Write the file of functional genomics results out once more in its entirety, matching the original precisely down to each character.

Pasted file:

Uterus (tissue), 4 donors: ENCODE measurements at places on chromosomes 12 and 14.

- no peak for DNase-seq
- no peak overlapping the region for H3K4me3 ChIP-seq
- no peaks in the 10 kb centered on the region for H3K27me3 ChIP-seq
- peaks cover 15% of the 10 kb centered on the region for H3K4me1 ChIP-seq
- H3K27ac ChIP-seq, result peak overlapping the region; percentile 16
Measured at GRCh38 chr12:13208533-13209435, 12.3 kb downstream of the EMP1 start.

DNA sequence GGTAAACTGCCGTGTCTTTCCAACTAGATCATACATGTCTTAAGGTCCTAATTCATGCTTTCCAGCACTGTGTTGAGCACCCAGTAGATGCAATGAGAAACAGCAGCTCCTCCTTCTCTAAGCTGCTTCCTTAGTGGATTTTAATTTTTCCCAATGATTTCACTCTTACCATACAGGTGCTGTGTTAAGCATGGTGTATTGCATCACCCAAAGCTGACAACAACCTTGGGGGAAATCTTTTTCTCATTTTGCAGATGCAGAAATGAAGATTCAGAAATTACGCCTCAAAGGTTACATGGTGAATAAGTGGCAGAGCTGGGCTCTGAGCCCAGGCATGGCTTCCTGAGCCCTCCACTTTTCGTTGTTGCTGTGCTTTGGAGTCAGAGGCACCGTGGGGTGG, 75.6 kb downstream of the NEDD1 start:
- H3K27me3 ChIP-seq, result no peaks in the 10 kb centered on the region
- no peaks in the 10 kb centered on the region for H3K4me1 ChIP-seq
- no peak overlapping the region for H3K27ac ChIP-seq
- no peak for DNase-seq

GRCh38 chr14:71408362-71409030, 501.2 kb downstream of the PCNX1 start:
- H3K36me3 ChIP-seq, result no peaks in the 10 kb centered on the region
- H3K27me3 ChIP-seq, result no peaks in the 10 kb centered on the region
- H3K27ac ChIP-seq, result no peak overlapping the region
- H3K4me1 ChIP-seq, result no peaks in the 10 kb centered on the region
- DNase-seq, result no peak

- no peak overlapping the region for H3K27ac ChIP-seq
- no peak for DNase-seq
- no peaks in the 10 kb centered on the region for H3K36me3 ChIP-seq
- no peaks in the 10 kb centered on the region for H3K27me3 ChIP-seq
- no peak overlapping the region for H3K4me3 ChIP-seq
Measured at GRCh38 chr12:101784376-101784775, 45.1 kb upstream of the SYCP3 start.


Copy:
Uterus (tissue), 4 donors: ENCODE measurements at places on chromosomes 12 and 14.

- no peak for DNase-seq
- no peak overlapping the region for H3K4me3 ChIP-seq
- no peaks in the 10 kb centered on the region for H3K27me3 ChIP-seq
- peaks cover 15% of the 10 kb centered on the region for H3K4me1 ChIP-seq
- H3K27ac ChIP-seq, result peak overlapping the region; percentile 16
Measured at GRCh38 chr12:13208533-13209435, 12.3 kb downstream of the EMP1 start.

DNA sequence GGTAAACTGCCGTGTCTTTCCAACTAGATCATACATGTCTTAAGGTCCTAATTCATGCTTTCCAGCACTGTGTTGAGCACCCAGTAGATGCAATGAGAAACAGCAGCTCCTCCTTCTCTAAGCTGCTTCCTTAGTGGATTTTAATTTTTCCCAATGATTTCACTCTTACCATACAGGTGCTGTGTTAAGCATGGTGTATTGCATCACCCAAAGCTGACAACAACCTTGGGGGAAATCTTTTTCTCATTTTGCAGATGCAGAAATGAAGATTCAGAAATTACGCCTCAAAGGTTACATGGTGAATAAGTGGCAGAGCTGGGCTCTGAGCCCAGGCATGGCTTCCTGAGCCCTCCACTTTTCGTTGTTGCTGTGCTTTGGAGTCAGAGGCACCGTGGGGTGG, 75.6 kb downstream of the NEDD1 start:
- H3K27me3 ChIP-seq, result no peaks in the 10 kb centered on the region
- no peaks in the 10 kb centered on the region for H3K4me1 ChIP-seq
- no peak overlapping the region for H3K27ac ChIP-seq
- no peak for DNase-seq

GRCh38 chr14:71408362-71409030, 501.2 kb downstream of the PCNX1 start:
- H3K36me3 ChIP-seq, result no peaks in the 10 kb centered on the region
- H3K27me3 ChIP-seq, result no peaks in the 10 kb centered on the region
- H3K27ac ChIP-seq, result no peak overlapping the region
- H3K4me1 ChIP-seq, result no peaks in the 10 kb centered on the region
- DNase-seq, result no peak

- no peak overlapping the region for H3K27ac ChIP-seq
- no peak for DNase-seq
- no peaks in the 10 kb centered on the region for H3K36me3 ChIP-seq
- no peaks in the 10 kb centered on the region for H3K27me3 ChIP-seq
- no peak overlapping the region for H3K4me3 ChIP-seq
Measured at GRCh38 chr12:101784376-101784775, 45.1 kb upstream of the SYCP3 start.